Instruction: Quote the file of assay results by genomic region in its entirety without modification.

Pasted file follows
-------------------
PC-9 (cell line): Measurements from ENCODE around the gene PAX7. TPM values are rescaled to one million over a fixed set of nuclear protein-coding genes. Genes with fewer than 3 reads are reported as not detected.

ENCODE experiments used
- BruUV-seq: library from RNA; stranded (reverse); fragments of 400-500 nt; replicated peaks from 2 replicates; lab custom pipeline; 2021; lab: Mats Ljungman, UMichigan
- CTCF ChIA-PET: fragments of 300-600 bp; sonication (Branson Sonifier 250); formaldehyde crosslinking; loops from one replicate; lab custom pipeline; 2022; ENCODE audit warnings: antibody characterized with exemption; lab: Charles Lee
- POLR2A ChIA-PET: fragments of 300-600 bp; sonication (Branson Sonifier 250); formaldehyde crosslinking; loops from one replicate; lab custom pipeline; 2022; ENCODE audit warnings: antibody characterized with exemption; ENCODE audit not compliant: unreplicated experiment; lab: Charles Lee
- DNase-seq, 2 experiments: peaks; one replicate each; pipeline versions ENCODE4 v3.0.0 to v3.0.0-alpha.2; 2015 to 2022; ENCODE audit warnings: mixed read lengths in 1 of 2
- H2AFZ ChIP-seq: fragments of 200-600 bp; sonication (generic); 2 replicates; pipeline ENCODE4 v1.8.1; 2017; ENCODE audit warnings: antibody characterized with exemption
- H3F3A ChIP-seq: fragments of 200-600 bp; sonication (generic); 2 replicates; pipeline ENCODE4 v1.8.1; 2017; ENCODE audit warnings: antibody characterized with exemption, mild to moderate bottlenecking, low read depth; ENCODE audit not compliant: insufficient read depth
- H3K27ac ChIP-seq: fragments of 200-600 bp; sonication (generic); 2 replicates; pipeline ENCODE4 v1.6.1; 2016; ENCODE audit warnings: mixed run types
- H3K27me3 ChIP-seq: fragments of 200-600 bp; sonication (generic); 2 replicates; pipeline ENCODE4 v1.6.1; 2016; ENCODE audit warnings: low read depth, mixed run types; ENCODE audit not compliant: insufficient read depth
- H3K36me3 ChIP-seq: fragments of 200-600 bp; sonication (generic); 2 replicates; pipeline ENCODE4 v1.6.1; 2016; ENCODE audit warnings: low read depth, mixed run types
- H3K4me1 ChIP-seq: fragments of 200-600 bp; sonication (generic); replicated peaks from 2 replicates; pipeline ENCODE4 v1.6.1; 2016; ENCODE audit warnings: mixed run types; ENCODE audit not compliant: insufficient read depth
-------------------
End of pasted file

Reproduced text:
PC-9 (cell line): Measurements from ENCODE around the gene PAX7. TPM values are rescaled to one million over a fixed set of nuclear protein-coding genes. Genes with fewer than 3 reads are reported as not detected.

ENCODE experiments used
- BruUV-seq: library from RNA; stranded (reverse); fragments of 400-500 nt; replicated peaks from 2 replicates; lab custom pipeline; 2021; lab: Mats Ljungman, UMichigan
- CTCF ChIA-PET: fragments of 300-600 bp; sonication (Branson Sonifier 250); formaldehyde crosslinking; loops from one replicate; lab custom pipeline; 2022; ENCODE audit warnings: antibody characterized with exemption; lab: Charles Lee
- POLR2A ChIA-PET: fragments of 300-600 bp; sonication (Branson Sonifier 250); formaldehyde crosslinking; loops from one replicate; lab custom pipeline; 2022; ENCODE audit warnings: antibody characterized with exemption; ENCODE audit not compliant: unreplicated experiment; lab: Charles Lee
- DNase-seq, 2 experiments: peaks; one replicate each; pipeline versions ENCODE4 v3.0.0 to v3.0.0-alpha.2; 2015 to 2022; ENCODE audit warnings: mixed read lengths in 1 of 2
- H2AFZ ChIP-seq: fragments of 200-600 bp; sonication (generic); 2 replicates; pipeline ENCODE4 v1.8.1; 2017; ENCODE audit warnings: antibody characterized with exemption
- H3F3A ChIP-seq: fragments of 200-600 bp; sonication (generic); 2 replicates; pipeline ENCODE4 v1.8.1; 2017; ENCODE audit warnings: antibody characterized with exemption, mild to moderate bottlenecking, low read depth; ENCODE audit not compliant: insufficient read depth
- H3K27ac ChIP-seq: fragments of 200-600 bp; sonication (generic); 2 replicates; pipeline ENCODE4 v1.6.1; 2016; ENCODE audit warnings: mixed run types
- H3K27me3 ChIP-seq: fragments of 200-600 bp; sonication (generic); 2 replicates; pipeline ENCODE4 v1.6.1; 2016; ENCODE audit warnings: low read depth, mixed run types; ENCODE audit not compliant: insufficient read depth
- H3K36me3 ChIP-seq: fragments of 200-600 bp; sonication (generic); 2 replicates; pipeline ENCODE4 v1.6.1; 2016; ENCODE audit warnings: low read depth, mixed run types
- H3K4me1 ChIP-seq: fragments of 200-600 bp; sonication (generic); replicated peaks from 2 replicates; pipeline ENCODE4 v1.6.1; 2016; ENCODE audit warnings: mixed run types; ENCODE audit not compliant: insufficient read depth